Canada’s top cross-country ski spots

Temperatures are falling, and so is the snow! Winter is going to be with us for a while, but one thing we Canadians are good at is enjoying some outdoor fun. Snow isn’t an inconvenience — it’s an excuse to don some skis and enjoy some après-ski indulgences.

We’re all familiar with places to get that downhill adrenaline rush, but cross-country or Nordic skiing offers a great workout and a chance to take in the scenery. There are over 500 cross-country skiing areas in Canada, some of which have hosted major events like the Olympic and Paralympics Winter Games and  the Cross Country World Cup. Teams from around the world come to train on snowy terrain.

In the spirit of embracing the season, here are five destinations to get you planning:

Whitehorse Cross Country Ski Club, Yukon

When it comes to the great outdoors, there’s more to the Yukon than Kluane National Park. This ski clubs offers 75 kilometres of groomed trails for every level from beginner to advanced. (There are even special trails for the family pooch to join in the fun.) Special events are held throughout the season, including a Free Ski Day every March.

Day passes are available ranging from $12 for adults to $25 for families. If you’re in the area for a few days, you can purchase 3-day passes for $30 or 5-day passes for $50.

While not an all-in-one resort destination, the club is just five minutes from downtown Whitehorse and easily accessed by bus or cab. One must-see experience while you’re in the area: get out of town for a view of the Northern Lights.

For more information, visit and the Whitehorse Traveler’s Guide.

Whistler Olympic Park, British Columbia

It’s hard to beat the Rocky Mountains for alpine skiing, but BC has many great cross-country options too. One of the newest is the Whistler Olympic Park, built to host the Nordic ski events during the 2010 Olympic Games in Vancouver. Combined with nearby Callaghan Country, another top ski spot, the two offer more than 90 kilometres of groomed trails.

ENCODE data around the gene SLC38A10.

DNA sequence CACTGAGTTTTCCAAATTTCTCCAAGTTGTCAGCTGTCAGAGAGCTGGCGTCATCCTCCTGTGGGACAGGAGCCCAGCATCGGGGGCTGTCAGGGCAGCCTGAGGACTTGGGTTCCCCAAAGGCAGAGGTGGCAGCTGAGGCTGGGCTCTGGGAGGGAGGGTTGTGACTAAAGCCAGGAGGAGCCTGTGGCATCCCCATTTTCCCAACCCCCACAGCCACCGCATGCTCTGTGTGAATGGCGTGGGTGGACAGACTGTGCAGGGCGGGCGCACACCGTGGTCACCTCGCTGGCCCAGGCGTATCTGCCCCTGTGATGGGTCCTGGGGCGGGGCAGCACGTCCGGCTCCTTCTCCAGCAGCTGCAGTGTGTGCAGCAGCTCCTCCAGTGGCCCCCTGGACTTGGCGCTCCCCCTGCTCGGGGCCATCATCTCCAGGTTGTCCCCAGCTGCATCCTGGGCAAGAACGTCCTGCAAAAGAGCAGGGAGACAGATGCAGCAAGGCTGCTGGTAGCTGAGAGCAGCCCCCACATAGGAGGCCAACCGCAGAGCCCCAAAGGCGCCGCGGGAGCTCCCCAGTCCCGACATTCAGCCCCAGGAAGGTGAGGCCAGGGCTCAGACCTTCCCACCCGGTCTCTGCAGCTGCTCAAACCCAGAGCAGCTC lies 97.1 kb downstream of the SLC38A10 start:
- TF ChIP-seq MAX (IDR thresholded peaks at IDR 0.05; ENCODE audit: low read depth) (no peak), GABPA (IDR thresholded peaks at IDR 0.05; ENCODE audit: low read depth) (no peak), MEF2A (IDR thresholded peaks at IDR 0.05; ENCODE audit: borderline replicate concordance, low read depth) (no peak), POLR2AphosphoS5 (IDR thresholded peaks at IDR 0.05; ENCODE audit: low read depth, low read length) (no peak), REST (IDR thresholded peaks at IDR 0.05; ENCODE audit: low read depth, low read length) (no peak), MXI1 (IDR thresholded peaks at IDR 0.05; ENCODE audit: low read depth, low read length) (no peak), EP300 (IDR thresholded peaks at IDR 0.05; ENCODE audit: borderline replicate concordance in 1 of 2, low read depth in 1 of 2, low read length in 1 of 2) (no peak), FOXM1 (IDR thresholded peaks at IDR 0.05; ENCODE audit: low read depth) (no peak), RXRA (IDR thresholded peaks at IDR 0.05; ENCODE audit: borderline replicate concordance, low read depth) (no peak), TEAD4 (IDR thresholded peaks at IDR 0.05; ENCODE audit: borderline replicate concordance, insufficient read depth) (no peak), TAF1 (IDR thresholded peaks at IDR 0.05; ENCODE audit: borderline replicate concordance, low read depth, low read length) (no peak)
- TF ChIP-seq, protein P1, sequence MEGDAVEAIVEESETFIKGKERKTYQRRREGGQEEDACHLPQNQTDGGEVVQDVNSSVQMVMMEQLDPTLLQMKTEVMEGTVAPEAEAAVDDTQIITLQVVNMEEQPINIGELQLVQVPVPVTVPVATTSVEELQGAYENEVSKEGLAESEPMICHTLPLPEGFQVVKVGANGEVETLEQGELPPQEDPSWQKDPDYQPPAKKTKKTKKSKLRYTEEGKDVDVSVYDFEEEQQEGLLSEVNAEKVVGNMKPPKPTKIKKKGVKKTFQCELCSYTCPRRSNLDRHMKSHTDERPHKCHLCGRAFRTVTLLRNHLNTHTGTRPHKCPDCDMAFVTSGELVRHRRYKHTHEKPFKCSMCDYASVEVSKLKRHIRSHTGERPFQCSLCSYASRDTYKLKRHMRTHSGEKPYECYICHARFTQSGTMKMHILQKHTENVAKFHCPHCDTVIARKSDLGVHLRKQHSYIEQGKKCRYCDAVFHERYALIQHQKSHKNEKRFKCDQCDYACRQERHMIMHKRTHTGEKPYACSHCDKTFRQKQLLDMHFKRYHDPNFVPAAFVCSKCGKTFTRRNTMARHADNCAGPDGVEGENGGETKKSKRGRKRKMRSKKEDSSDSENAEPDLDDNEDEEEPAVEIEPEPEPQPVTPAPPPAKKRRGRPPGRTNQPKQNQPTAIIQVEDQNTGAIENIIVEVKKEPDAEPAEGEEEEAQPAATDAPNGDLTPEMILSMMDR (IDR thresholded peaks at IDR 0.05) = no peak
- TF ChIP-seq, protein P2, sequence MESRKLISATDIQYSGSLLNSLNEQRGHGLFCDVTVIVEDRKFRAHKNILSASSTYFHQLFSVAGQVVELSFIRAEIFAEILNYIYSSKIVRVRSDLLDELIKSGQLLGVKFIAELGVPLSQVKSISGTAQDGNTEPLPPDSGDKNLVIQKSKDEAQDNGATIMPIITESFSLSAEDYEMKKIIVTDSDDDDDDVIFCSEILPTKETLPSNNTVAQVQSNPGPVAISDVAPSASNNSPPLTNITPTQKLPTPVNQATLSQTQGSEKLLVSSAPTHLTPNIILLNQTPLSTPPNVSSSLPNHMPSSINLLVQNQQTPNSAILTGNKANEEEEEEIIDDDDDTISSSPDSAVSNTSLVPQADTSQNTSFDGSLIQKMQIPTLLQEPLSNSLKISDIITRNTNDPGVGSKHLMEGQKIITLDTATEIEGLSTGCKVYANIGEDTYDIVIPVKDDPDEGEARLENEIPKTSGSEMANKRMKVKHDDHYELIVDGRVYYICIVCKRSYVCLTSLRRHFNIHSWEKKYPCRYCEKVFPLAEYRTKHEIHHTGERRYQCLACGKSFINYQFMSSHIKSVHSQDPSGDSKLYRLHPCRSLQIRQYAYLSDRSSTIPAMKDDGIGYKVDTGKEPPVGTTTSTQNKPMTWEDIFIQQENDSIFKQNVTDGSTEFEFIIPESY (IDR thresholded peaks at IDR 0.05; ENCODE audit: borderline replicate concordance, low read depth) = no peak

Day passes for Whistler Olympic Park start at $22 for adults (pets can come too for $5). Make a getaway out of it with a dinner or lodging package at Callaghan Country, which offers its own luxurious ski lodge and fine dining. Its “Ski In/Ski Out” packages start at $169 per night.

Looking for more of the Olympic experience? The Sliding Park offers bobsleigh and skeleton rides, but you’ll need to book ahead and these bragging rights will set you back $149 per person for a two-hour session.

For more information, visit and

Of course, BC is home to many notable Nordic ski destinations like the 99 Mile Ski Trails and Nordics Day Lodge and Mt. Washington Alpine Resort, also known for its long season and stunning scenery.


Canmore Nordic Centre Provincial Park, Alberta

Of course, Vancouver isn’t the only city to have hosted the world. Originally built for the 1988 Winter Olympics in Calgary, the site got an upgrade in 2005 and has since played host to the Cross-Country World Cup. Today, it’s home to Canada’s national Cross-Country and Biathlon ski teams. The 65 kilometres of trails include both groomed and track-set trails — some specially designated for skating technique. (For more information, visit   

Of course, there are many other trails to enjoy in Kananaskis Country, including Peter Lougheed Provincial Park, Sheep Valley Provincial Park and Elbow River Valley.

Day use of Alberta’s provincial parks is usually free, but you won’t find many of the luxuries you’ll see at resorts. Be sure to budget for equipment rentals, lessons and special programs you want to enjoy.